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The Miami Dolphins lack an identity, but is that really a bad thing?

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The Bears head to sunny Florida this Sunday to face the 3-2 Miami Dolphins. What’s their deal, anyway?

Miami Dolphins v Cincinnati Bengals
Some replacement-level dudes doing football things.

What is there to say about the Miami Dolphins? For years they’ve bounced around the 8-8 mark in obscurity, with an occasional forgettable down year and a less-occasional but equally-forgettable wild card loss. Who are their stars? Ndamukong Suh, Jarvis Landry, and Dan Marino, right?

Seriously, looking through their roster, the only names that stand out are Reshad Jones, late-2017 breakout corner back Xavien Howard, rookie safety Minkah Fitzpatrick, and...I’d say Cameron Wake but he’s about old enough to start needing screening colonoscopies. Their offensive stars? According to my Madden 19 franchise mode, their top two offensive players are injured Bears-castoff Josh Sitton, and Patriots leftover Danny Amendola.

I’m not sure what to think of when the Dolphins are mentioned. Maybe a history of overspending on free agents? I’d say having a pool in their stadium, but I’m not sure if that’s a different Florida team or all of the Florida teams.

Analysts will tell you time and again that a team needs an identity. They will suggest to you that a team cannot succeed without one, and perhaps they aren’t even worth discussing without one. I’ve always been suspicious that it’s not the teams that need identities, it’s the analysts that need the teams to have identities. It’s much harder to whip up a steaming hot take on a team without a handy identity to latch onto, and it’s much harder to predict how a game is going to go when a team is inconsistent in its strengths and strategies.

The latter, I believe, is actually a competitive advantage. I also believe the Dolphins are a perfect demonstration of that. Adam Gase has his weaknesses as a coach, but he’s been one of the more flexible and versatile game-planners since taking over as the ‘Phins head coach, and I’m not going out on a limb to say they’ve outperformed their below-average roster.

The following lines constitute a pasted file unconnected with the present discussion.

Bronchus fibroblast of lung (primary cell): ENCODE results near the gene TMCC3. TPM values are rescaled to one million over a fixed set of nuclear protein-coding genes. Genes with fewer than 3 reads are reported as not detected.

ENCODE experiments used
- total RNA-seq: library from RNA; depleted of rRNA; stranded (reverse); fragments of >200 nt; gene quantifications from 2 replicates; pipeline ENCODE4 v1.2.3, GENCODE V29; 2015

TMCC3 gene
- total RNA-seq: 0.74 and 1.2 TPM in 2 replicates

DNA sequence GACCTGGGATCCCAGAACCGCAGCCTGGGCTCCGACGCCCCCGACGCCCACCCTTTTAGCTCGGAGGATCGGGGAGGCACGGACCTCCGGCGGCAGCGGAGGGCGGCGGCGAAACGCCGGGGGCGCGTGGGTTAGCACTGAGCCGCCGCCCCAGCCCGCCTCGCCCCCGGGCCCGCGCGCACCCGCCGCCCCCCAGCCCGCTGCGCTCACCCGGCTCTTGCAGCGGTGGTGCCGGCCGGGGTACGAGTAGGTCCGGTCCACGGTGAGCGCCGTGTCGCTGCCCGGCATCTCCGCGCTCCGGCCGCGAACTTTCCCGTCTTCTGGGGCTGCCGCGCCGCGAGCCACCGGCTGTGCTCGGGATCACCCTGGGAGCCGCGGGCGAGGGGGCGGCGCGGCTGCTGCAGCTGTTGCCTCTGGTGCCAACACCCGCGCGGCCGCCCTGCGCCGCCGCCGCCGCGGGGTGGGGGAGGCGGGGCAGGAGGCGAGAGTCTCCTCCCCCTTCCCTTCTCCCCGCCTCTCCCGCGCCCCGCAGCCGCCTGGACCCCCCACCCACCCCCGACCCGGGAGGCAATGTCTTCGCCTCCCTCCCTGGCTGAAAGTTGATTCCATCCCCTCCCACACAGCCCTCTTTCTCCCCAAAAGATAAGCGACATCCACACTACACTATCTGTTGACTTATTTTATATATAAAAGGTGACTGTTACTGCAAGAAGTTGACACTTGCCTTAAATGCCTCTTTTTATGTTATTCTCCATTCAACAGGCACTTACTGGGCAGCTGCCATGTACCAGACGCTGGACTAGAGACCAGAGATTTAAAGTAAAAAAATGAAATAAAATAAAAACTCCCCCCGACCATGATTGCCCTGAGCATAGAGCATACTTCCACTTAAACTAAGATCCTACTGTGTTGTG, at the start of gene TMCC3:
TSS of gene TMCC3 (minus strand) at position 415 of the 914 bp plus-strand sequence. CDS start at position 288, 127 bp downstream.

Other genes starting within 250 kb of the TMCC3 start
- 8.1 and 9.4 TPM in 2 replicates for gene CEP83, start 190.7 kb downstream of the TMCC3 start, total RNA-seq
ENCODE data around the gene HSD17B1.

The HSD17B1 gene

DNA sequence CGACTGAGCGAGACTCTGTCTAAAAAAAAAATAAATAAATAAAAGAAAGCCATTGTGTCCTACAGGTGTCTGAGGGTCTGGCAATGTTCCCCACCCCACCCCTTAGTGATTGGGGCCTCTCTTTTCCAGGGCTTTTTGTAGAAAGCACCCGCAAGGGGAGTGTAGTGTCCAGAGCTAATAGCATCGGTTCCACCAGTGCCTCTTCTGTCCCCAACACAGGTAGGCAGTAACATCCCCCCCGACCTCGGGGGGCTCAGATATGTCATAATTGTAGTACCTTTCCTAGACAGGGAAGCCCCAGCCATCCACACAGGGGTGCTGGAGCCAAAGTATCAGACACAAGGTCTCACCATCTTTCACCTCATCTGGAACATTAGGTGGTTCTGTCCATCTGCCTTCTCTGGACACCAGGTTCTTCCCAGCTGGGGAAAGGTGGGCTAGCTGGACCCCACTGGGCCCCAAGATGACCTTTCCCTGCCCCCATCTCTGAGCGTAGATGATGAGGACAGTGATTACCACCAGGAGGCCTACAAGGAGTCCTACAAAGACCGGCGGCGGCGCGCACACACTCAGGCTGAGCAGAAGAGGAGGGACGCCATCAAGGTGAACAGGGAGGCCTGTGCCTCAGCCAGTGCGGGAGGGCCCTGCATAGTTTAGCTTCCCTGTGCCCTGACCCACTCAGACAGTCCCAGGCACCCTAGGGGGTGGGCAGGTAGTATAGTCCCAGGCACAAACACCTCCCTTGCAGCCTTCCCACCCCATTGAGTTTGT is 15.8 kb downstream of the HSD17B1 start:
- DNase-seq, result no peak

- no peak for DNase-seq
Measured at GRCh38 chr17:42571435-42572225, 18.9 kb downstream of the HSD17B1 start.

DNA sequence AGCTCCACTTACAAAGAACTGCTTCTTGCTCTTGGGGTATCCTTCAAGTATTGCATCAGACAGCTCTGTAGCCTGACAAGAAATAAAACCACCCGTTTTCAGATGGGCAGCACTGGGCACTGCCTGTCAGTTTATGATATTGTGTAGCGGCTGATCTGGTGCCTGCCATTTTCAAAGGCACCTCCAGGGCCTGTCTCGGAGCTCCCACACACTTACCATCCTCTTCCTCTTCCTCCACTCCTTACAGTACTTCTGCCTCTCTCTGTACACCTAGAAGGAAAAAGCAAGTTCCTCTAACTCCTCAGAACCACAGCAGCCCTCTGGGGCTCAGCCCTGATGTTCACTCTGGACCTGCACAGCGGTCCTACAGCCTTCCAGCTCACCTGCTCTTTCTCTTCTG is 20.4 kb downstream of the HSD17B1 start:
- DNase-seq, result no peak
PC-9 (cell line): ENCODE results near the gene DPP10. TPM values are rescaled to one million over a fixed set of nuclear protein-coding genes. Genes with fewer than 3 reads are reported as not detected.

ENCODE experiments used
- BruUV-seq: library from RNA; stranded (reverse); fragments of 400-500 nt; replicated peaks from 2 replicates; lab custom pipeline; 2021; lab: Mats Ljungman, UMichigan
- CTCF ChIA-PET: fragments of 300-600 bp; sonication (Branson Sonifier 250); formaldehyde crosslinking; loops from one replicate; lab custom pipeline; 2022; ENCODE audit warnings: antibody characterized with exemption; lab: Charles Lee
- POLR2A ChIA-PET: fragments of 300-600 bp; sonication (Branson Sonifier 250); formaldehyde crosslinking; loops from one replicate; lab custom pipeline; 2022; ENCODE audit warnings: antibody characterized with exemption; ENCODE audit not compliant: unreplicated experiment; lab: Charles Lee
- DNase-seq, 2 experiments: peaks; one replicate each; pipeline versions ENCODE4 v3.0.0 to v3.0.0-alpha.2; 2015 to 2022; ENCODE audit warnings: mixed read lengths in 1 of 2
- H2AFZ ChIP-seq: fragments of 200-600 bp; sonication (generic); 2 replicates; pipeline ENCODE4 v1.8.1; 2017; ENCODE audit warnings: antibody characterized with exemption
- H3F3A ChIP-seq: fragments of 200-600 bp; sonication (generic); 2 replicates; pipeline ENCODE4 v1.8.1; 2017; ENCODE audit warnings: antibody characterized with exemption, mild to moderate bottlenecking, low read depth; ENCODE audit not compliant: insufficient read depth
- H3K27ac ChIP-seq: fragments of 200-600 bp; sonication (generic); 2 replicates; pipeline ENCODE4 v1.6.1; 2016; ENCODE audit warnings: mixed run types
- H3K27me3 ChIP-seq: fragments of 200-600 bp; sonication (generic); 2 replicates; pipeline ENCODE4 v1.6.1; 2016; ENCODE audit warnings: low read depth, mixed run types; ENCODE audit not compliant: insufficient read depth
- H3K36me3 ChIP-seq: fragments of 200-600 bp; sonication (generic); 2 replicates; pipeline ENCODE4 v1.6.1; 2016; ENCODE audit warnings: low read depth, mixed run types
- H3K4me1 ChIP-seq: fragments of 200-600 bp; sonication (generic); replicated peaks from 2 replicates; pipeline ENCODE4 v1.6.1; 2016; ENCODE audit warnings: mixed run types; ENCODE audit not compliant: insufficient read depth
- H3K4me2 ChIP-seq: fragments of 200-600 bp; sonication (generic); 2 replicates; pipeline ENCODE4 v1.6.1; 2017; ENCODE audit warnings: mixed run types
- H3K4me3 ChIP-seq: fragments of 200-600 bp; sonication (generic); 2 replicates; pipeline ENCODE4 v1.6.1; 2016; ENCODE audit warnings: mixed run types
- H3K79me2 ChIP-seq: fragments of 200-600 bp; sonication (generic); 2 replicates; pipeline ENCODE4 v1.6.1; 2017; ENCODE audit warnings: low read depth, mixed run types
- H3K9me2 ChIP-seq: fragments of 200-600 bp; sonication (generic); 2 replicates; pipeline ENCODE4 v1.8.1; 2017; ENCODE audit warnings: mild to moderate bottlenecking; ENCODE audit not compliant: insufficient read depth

Their 2018 roster shows an adequate amount of depth but only a couple off-and-on difference-makers at the top. They started their season 3 and 0, lost to angry Patriots at home, then dominated an underrated Bengals team for three quarters before shooting themselves in multiple fins in the 4th. That’s better than their roster would suggest.

Since it’s easiest to quantify, let’s take a look at the offensive strategy of their three wins at its simplest level—the run pass ratio. In week one against the Titans—a team who ranks 5th in total passing defense and 26th in rushing—the Dolphins tossed the rock a relatively low 49% of plays. Against a Jets team loaded in the secondary and weak at linebacker, the Dolphins passed a radically-low 42.6% of the time. The next week against the Raiders, a team with an all-around bad defense, but a particularly dilapidated secondary and no pass rush to speak of (that coach still can’t seem to figure out why) the Dolphins passed on a whopping 63.2% of plays.

Perhaps the Dolphins do have an identity? Perhaps rag-tag crew of versatile job-doers who aren’t afraid to mold themselves to the task at hand is their identity. If that’s the case, you could do worse. You could be, like, the team with Aaron Rodgers and a bunch of scrubs named after a boring task.

Now that I think of it, the Dolphins identity doesn’t seem too different from the Patriots if you remove the elite talent. Perhaps two games a year is starting to rub off on them.

What does that mean we’ll see from the Dolphin’s against the Bears? It’s hard to say how to play for a team that’s 1st against the run and 2nd against the pass. My guess is they desperately try to get the ball out quick and hope for one Biscuit back after week Four’s hundred-biscuits forward.